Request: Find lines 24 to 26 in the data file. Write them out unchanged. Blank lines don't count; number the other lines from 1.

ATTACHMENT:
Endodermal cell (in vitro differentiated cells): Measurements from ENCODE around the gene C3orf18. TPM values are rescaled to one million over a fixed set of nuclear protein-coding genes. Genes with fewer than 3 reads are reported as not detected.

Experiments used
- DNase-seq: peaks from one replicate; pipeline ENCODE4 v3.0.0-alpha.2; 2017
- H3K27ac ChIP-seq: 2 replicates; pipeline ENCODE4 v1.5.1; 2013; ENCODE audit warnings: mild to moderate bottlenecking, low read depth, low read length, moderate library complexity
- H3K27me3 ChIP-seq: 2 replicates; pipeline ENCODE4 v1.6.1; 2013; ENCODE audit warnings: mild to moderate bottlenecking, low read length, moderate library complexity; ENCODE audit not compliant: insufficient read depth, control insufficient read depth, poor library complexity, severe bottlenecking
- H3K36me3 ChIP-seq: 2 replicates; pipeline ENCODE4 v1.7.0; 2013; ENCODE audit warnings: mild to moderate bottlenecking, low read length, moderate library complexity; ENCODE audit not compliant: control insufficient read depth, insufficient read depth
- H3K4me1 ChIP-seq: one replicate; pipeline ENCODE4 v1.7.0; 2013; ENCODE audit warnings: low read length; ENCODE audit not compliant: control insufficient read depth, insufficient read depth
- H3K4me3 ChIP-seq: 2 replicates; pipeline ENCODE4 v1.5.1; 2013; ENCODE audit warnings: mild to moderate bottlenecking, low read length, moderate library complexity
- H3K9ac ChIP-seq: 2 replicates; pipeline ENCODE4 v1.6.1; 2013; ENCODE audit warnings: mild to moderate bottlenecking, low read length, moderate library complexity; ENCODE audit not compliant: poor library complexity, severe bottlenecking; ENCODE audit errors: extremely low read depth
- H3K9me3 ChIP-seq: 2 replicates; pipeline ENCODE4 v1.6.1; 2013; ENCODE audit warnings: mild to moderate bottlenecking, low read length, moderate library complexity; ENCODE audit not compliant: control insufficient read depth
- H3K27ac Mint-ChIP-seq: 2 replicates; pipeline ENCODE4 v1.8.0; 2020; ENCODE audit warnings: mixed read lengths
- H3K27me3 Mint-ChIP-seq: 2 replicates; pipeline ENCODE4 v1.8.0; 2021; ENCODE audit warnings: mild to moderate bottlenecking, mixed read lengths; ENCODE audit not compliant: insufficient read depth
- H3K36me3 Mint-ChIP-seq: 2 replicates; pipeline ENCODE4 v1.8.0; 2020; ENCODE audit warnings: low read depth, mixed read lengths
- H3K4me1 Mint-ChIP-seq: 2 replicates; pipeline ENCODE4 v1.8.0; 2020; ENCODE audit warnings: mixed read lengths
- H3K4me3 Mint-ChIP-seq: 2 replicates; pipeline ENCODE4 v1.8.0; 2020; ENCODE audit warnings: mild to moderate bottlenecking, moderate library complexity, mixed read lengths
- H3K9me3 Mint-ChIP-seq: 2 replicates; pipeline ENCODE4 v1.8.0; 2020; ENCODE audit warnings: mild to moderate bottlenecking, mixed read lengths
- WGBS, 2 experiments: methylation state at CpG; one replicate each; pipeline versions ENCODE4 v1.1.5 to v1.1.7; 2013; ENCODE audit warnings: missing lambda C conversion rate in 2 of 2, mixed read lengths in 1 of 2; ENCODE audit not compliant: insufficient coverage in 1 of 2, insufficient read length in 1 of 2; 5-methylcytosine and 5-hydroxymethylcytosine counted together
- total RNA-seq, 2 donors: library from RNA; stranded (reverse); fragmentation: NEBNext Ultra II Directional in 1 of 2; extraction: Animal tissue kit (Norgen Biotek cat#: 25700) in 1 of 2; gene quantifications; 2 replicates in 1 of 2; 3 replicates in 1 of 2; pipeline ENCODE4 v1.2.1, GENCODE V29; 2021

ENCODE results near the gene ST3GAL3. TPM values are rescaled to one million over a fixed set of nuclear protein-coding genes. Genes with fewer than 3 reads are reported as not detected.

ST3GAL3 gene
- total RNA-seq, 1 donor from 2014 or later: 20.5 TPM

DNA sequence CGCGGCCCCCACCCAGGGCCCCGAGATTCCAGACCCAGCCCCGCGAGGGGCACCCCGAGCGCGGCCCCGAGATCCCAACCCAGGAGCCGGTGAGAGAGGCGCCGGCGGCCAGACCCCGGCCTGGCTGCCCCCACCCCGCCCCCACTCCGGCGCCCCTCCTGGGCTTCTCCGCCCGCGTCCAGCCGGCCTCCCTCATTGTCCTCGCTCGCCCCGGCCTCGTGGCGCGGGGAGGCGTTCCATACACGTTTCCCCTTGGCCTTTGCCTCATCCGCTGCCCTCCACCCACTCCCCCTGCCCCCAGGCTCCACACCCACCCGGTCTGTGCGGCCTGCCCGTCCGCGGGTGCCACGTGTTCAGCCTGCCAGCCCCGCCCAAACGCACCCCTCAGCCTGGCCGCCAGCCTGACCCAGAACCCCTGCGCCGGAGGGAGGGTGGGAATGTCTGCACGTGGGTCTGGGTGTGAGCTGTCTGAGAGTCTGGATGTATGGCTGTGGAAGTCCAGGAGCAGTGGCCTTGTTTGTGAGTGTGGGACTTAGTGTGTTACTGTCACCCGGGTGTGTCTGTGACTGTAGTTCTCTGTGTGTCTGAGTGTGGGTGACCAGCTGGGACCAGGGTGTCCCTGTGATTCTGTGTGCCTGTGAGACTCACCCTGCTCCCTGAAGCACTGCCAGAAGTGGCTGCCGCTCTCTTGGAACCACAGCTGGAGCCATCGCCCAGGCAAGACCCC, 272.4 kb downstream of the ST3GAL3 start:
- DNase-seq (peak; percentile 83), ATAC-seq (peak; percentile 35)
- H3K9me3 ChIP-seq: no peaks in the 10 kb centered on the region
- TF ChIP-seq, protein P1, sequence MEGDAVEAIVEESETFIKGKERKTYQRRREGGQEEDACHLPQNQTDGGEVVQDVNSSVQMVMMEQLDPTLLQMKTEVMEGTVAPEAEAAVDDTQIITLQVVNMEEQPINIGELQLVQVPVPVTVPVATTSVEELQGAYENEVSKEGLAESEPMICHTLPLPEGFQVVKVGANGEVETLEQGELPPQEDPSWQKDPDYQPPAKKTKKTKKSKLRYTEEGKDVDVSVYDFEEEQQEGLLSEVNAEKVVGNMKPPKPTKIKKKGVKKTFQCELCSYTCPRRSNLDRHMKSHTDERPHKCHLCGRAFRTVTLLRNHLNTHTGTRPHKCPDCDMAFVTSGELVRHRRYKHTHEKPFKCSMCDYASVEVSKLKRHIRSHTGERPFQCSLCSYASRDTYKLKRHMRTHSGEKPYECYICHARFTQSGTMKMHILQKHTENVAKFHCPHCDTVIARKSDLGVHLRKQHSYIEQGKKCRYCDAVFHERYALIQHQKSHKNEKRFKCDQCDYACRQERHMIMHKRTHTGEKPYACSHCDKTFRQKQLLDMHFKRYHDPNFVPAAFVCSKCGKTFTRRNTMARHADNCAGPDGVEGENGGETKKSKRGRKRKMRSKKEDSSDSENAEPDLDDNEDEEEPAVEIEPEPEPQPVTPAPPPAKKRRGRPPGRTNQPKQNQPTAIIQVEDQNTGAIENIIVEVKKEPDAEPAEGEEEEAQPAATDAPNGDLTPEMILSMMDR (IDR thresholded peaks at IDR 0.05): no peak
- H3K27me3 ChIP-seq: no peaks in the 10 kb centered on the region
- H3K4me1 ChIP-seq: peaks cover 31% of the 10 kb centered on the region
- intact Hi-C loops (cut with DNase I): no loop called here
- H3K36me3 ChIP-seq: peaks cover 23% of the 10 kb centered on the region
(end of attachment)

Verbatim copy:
- H3K9me3 ChIP-seq: no peaks in the 10 kb centered on the region
- TF ChIP-seq, protein P1, sequence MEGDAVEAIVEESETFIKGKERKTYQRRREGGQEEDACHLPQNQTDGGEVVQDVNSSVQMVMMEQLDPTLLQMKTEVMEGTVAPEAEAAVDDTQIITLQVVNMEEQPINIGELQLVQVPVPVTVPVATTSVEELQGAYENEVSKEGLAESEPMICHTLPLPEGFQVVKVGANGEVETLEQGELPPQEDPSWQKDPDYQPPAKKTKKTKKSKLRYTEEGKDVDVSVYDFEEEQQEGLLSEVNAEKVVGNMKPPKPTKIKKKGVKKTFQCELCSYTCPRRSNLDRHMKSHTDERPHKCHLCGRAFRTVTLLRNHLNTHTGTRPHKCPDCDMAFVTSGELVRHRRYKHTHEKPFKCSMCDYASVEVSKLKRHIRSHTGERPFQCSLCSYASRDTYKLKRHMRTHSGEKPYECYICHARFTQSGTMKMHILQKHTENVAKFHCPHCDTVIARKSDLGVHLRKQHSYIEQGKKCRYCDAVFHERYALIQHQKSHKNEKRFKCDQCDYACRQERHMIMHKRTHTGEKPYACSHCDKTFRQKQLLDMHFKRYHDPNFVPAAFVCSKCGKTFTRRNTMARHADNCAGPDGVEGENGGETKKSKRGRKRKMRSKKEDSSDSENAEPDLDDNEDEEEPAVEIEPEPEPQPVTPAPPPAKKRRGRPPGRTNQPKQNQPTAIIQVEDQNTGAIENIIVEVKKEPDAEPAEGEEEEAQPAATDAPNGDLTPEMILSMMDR (IDR thresholded peaks at IDR 0.05): no peak
- H3K27me3 ChIP-seq: no peaks in the 10 kb centered on the region